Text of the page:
Can you use a Thin Client as your main PC in 2024? (feat. IGEL M350C)

Some of you may have come across an article about the Fujitsu FUTRO S520 Thin Client. This got me thinking – could I use a thin client with slightly better performance as my main computer when I’m not gaming? Let’s take a closer look.

I won an auction for two of these thin clients on, paying 100 zł (roughly 23 €) per piece. What immediately caught my interest in this device was the Ryzen Embedded R1505G CPU, which should suffice for my non-gaming needs.

IGEL M350C with its accessories, and a stylish stand!
IGEL M350C with its accessories, and a stylish stand!
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Fujitsu FUTRO S520 (Thin Client) – My experience

Not too long ago, I started looking at PCs that would serve as a web-server for the FM-DX Webserver. My local Czech market was not particularly filled with good options, especially since we don’t have huge marketplaces available locally. I scouted through marketplaces from other countries such as Aliexpress and eBay; however, I couldn’t find anything cheap shipped within Europe.

As a last resort, I decided to visit the Polish marketplace Allegro. Nevertheless, I was positively surprised. I checked the cheapest Mini PCs, and what caught my eye in particular was the Fujitsu S520 thin client at a very good price tag of 56 zł, which equals roughly to 13€. This offer, in particular, also included the original power supply and an extra mouse, which was a nice addition.


The S520 in its full glory.
The S520 came in looking almost brand new.
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Dell Optiplex 3000 Thin Client – Home Server

Recently Dell Optiplex 3000 Thin Client has become widely available on the second-hand market at affordable prices. As compared to the previous generation of low-power terminals (like my previous Dell Wyse 5070 Extended), it has an improved performance and decreased idle power consumption. It features a passively cooled Jasper Lake Pentium N6005 CPU (4 cores, up to 3.3 GHz) and supports DDR4 RAM. Built-in eMMC disk can be used for storage or an optional NVMe SSD installed in the M.2 2230 slot.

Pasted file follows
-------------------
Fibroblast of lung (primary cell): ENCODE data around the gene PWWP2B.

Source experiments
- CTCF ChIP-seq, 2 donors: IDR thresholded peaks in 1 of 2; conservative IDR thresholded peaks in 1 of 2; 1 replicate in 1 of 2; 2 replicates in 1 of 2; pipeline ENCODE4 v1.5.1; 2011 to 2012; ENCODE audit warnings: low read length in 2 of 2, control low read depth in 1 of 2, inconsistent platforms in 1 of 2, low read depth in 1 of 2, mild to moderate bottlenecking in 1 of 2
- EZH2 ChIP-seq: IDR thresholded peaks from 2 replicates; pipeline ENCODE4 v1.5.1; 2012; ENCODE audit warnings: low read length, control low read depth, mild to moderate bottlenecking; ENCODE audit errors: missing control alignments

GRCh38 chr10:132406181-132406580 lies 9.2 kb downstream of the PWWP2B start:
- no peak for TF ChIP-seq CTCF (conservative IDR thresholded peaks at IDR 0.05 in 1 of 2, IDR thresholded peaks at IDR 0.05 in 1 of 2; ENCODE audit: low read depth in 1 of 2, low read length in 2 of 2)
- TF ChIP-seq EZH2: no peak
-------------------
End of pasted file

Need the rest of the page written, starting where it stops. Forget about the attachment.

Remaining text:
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My Commodore 128 repair journey

What could go wrong if you buy a broken retro machine for cheap just to repair it and make it shine again with VIC-IIe colors and sing with glorius 3 channel SID chip? It’s not as easy task as I thought earlier and this repair went for much longer and costed me way more as compared to my previous Commodore 64c repair. Despite all the time, money and effort I put into it I don’t regret it at all. This repair allowed me to learn A LOT about electronics and electronic repair.

Commodore 128 in it's gloryMy mighty fixed Commodore 128 in it’s full glory.

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Fixing Airspy HF+ Discovery VHF interferences issue

A few years ago I bought the original dual port Airspy HF+ and was amazed by it’s reception quality. I’m using this sdr receiver up to this day for both HF and FM DX-ing and couldn’t find any other affordable yet so good receiver. Back in 2021 I bought Airspy HF+ Discovery as a replacement in case my dual port receiver is struck by ESD during lightning storm or something else.

Airspy HF+ Discovery

Most noticeable differences are lack of metal casing which if present, could be useful in noise and interference reduction, and it has only a single SMA port which is fine for simple setup with single wideband scanner antena, but it’s definitely problematic for someone using separate HF and VHF antennas for better gain and performance. Similarly to dual port model, this device also uses micro-USB port which can potentially cause some troubles. If you stumble upon a connection problem when your computer doesn’t detect a device, or does detect but for some reason SDR software can’t connect to it, please check your usb cable. In my experience even good looking cables with no visible damage to the plug can be faulty, that’s why I’m using my trusted high quality cable filled with ferrite chokes/beads.

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Dell Wyse 5070 – Home Server

Recently I have upgraded my home server to Dell Wyse 5070 Extended. This is a very interesting low power computer in a small form factor. My unit came with Pentium J5005 CPU, 8 GB DDR4 RAM (2 × 4 GB), an Radeon E9173 PCIe graphics card and a M.2 SATA SSD drive. The case is really nice, but the Windows sticker is not. There are many ports around, but I’m not going to use most of them anyway.

My previous setup based on Celeron J1900, 16 GB RAM and Intel 730 SSD has been working fine for 7 years with many services, including website. I decided to build a new Linux home server, which could also be sufficient for such a long time, while still keeping the power consumption at a low level.

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Raspberry PI 4: PoE with LM2596

During last Black Friday I bought Raspberry PI 4 on Aliexpress for just $36. After initial tests I’ve found out that a good cooling case is definitely a must have. The SoC quickly reaches 80°C under a full load and then throttles from 1.5 to 1.0 GHz per ARM core to maintain the temperature limit, so I ordered a very nice Chinese aluminum case. I love PoE devices – my new toy must also support Power over Ethernet – and it does!

I took a cheap LM2596 DC converter and installed it together with the board in the aluminium case.

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